California’s laws are meant to be harsh with regard to driving under the influence. Underage DUIs are not uncommon, and the state takes them seriously. Violation of California’s Vehicle Code 23140 is considered an infraction, but the consequences can be severe.
The code strictly deals with underage DUIs with nominal levels of blood alcohol. Here is what drivers under the age of 21 and their parents or legal guardians need to know about underage drinking and driving.
Is There a Different BAC Level for Young Drivers?
For adult drivers in California, the legal blood alcohol concentration (BAC) is up to 0.08%. For drivers under 21 years of age, the BAC is lowered to 0.05% or below. It does not take much alcohol to reach a 0.05% BAC, but just how much can depend on the individual’s weight, the type of alcoholic beverage consumed, and the amount of hydration in the body.
According to Stanford University’s Office of Substance Use Programs Education & Resources, the human body “can only metabolize a certain amount of alcohol every hour,” regardless of how much is consumed. It may vary quite a bit, in part, by someone’s “liver size and body mass.” Other research has shown that female adults and minors tend to react more quickly to alcohol consumption than males.
The Consequences of Violating VC §23140
Following an arrest for an underage DUI, the BAC level will generally be confirmed by a DUI breath test or a DUI blood test. If someone under the age of 21 is found driving under the influence of alcohol with a BAC of 0.05% or higher, that individual is in violation of CA Vehicle Code 23140, according to California Legislative Information.
California courts act swiftly when it comes to DUI-related issues. Within 10 days, the findings will become a matter of local court record. As such, they also become a matter of public record.
Penalties for a First Offense of VC §23140
For someone under the age of 21 found driving under the influence with a BAC of 0.05% or less, there is no jail time. Instead, the underage driver may face:
- Up to a one-year suspension of their license
- A fine of up to $100
- A three-month or longer mandatory alcohol education program if the driver is 18 years or older
An individual facing a second or further offense can expect harsher punishment.
Other Offenses a California Underage Driver May Face for a DUI
There are other California laws that underage DUI defendants may face. These are based on some of the same factors adult DUI drivers undergo and include:
- VC §23224 – Underage possession of alcohol in a vehicle can result in a one-year license suspension, up to a $1,000 fine, and up to 30 days of impoundment for the car.
- VC §23222(b) – An open marijuana container in your car can result in a fine of up to $100.
- VC §23136 – Driving with a .01% BAC can result in a one-year suspension of your license.
- VC §23152(a) – Standard adult DUI can result in up to six months in county jail, a license suspension, three to five years of misdemeanor probation, a $390 – $1,000 fine, and an alcohol education program.
- VC §23153 – If deemed a misdemeanor: A DUI causing injury can result in five days to one year in jail, three to five years of misdemeanor probation, license suspension, a fine between $390 – $5,000, DUI school, and restitution to the injured parties.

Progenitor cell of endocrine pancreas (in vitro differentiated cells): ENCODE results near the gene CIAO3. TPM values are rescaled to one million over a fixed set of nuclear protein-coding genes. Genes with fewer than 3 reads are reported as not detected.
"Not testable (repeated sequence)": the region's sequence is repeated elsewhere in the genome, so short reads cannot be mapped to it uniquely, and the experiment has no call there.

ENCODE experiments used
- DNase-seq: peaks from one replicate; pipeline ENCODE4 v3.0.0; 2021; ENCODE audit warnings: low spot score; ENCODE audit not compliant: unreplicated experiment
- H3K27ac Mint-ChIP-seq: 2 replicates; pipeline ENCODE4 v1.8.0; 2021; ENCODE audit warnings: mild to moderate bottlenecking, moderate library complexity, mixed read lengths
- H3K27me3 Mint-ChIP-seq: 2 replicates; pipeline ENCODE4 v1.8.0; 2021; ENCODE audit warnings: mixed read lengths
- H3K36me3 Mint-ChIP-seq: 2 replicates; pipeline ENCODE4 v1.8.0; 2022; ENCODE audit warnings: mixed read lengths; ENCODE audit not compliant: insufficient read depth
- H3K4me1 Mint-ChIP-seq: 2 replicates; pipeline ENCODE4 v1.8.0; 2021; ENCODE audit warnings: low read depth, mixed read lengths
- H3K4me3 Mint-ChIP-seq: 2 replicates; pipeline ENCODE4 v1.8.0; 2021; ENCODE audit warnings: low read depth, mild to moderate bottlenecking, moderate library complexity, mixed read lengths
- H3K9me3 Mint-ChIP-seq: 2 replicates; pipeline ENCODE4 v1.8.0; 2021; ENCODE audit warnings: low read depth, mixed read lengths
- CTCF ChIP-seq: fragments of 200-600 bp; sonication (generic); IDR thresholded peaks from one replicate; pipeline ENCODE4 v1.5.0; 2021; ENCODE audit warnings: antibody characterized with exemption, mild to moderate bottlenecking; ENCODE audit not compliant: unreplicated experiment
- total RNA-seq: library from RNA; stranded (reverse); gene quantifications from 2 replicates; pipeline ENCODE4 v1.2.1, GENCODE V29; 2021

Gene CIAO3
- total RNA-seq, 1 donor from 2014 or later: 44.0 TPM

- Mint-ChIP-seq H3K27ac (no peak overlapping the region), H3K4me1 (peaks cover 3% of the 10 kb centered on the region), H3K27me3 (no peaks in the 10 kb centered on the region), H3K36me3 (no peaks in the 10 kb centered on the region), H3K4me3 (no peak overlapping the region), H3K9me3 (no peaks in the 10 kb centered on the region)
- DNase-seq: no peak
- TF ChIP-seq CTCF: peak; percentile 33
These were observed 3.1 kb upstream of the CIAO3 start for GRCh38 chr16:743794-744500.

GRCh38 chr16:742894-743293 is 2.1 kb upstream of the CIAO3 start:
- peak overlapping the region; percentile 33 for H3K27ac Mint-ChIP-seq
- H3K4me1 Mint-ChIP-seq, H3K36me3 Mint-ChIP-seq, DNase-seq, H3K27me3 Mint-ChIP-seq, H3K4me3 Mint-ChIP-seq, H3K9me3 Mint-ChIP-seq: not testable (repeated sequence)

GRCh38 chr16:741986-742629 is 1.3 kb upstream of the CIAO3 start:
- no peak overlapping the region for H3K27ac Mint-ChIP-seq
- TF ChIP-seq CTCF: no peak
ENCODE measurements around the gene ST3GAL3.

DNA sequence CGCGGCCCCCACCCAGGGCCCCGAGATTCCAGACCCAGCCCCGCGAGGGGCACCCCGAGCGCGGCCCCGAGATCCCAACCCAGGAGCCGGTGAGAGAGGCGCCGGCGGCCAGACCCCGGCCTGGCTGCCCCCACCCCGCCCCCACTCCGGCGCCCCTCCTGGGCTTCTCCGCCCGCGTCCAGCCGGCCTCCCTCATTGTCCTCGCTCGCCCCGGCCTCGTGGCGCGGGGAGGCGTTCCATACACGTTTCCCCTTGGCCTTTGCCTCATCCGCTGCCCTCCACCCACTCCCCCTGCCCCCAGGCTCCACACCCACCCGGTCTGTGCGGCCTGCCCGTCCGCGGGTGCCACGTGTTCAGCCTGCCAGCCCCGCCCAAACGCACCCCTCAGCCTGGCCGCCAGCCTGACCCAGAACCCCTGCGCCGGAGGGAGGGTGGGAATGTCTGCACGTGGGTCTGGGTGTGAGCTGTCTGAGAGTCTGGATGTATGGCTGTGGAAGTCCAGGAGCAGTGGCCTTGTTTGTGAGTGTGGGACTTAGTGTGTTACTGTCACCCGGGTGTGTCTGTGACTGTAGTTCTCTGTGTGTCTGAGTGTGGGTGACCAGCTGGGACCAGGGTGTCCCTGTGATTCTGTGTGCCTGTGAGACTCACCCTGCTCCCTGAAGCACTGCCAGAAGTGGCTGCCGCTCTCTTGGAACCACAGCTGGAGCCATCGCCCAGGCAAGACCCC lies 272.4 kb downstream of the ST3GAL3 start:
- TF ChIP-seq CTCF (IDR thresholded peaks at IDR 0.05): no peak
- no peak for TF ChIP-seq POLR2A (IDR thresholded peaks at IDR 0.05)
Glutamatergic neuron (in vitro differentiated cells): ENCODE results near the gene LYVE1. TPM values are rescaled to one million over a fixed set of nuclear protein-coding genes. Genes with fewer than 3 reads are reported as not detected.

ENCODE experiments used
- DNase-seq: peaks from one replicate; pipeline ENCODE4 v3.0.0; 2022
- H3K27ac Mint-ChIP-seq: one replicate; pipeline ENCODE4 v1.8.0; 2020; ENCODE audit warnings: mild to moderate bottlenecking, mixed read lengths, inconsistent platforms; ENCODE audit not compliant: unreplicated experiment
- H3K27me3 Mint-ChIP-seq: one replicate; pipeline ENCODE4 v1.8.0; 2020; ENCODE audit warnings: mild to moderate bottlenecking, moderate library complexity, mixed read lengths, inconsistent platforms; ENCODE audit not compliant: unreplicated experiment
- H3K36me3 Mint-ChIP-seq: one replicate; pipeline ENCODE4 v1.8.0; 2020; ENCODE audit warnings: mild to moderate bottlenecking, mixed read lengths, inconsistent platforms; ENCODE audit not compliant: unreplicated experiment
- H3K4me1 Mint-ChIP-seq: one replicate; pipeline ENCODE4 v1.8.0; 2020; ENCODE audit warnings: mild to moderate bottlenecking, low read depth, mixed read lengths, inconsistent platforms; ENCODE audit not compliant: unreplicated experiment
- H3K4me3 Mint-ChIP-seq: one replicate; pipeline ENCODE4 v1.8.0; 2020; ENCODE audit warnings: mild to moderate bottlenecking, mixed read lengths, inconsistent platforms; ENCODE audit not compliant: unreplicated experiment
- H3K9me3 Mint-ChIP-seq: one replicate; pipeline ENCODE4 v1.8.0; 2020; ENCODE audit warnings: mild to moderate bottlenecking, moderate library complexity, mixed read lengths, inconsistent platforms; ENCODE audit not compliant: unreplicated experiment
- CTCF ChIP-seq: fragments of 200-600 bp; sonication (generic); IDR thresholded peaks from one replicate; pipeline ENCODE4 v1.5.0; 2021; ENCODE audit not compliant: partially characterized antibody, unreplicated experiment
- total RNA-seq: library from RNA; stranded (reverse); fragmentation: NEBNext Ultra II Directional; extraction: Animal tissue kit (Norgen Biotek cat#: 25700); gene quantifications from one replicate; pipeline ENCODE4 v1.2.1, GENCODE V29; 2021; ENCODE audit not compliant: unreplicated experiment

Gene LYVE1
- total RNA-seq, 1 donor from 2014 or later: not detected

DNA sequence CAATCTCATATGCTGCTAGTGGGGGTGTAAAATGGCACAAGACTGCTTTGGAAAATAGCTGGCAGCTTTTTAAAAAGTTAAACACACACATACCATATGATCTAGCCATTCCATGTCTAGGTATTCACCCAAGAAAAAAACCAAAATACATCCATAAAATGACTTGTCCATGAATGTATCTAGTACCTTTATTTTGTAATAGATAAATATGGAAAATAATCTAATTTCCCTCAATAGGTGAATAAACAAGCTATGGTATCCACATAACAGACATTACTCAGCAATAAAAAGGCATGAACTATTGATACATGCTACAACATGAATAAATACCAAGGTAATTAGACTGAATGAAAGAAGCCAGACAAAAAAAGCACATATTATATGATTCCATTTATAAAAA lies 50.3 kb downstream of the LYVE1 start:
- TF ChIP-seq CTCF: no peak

If the violation is considered a felony, the results can bring:
- Two to five years in prison
- Fines of $1,015 – $5,000
- A five-year license revocation
- DUI school
- 3 years of Habitual Traffic Offender status
Preparing a Defense in a VC §23140 Violation Case
If you have been arrested for a VC §23140 violation, then you should contact a qualified DUI attorney immediately. There are tight time limits involved after an arrest. You should share all the pertinent data and be honest with your legal team.
Possible legal defenses that could be raised include:
Insufficient Probable Cause for Your Arrest
The officer needs to explain probable cause for why they felt you may have been intoxicated. Reasons could include swerving while driving, visible open alcohol beverage containers in your car, or the smell of alcohol on your breath. If they cannot deliver a good reason, your case could be dismissed.
If you had a cold and were using over-the-counter cough medicine or nighttime cold formulas, it is possible the alcohol contained in these products could have created a false-positive test result for alcohol consumption. Even some types of breath sprays and strips can create a positive result in some people.
Challenge the PAS Test or Equipment Calibration
If you and your attorney feel it is warranted, you can challenge the preliminary alcohol screening roadside test. Under Title 17 of the California Code of Regulations, the equipment for a proper breath test must:
- Be approved by the state
- Must be calibrated after 150 uses, or every 10 days, whichever comes first
- The law enforcement department must have detailed records for the testing and calibration of all its equipment
A lack of utilizing any of these steps by law enforcement may result in your case being dismissed.
A Violation of Your Rights
If your Miranda rights were violated, such as your rights not being provided to you, some evidence against you could be suppressed and no longer used against you. The result is that you are more likely to win your case.
Let a Los Angeles DUI Attorney Handle Your VC §23140 Case
Call us or fill out your contact information on our website. We are available 24/7, 365 days a year, so sync up with a skilled DUI attorney who is ready to offer you a free consultation and fight for your rights. Contact us now!